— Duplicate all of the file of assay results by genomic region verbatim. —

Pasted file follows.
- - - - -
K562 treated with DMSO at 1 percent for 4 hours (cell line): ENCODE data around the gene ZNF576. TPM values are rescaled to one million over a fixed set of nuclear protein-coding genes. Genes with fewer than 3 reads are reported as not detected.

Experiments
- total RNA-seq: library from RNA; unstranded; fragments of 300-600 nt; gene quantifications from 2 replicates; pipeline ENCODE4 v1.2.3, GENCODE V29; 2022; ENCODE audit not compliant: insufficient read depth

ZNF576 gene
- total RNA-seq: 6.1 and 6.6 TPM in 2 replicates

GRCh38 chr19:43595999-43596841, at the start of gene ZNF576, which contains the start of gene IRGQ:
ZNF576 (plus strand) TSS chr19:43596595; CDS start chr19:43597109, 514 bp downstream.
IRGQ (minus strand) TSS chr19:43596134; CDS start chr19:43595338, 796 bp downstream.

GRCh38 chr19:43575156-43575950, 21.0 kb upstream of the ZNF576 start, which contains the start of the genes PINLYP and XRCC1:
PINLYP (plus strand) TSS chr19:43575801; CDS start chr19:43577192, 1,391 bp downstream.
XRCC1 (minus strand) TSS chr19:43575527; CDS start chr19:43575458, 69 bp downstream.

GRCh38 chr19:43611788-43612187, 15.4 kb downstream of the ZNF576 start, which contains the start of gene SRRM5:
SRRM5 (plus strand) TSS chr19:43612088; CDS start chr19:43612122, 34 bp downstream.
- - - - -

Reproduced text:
K562 treated with DMSO at 1 percent for 4 hours (cell line): ENCODE data around the gene ZNF576. TPM values are rescaled to one million over a fixed set of nuclear protein-coding genes. Genes with fewer than 3 reads are reported as not detected.

Experiments
- total RNA-seq: library from RNA; unstranded; fragments of 300-600 nt; gene quantifications from 2 replicates; pipeline ENCODE4 v1.2.3, GENCODE V29; 2022; ENCODE audit not compliant: insufficient read depth

ZNF576 gene
- total RNA-seq: 6.1 and 6.6 TPM in 2 replicates

GRCh38 chr19:43595999-43596841, at the start of gene ZNF576, which contains the start of gene IRGQ:
ZNF576 (plus strand) TSS chr19:43596595; CDS start chr19:43597109, 514 bp downstream.
IRGQ (minus strand) TSS chr19:43596134; CDS start chr19:43595338, 796 bp downstream.

GRCh38 chr19:43575156-43575950, 21.0 kb upstream of the ZNF576 start, which contains the start of the genes PINLYP and XRCC1:
PINLYP (plus strand) TSS chr19:43575801; CDS start chr19:43577192, 1,391 bp downstream.
XRCC1 (minus strand) TSS chr19:43575527; CDS start chr19:43575458, 69 bp downstream.

GRCh38 chr19:43611788-43612187, 15.4 kb downstream of the ZNF576 start, which contains the start of gene SRRM5:
SRRM5 (plus strand) TSS chr19:43612088; CDS start chr19:43612122, 34 bp downstream.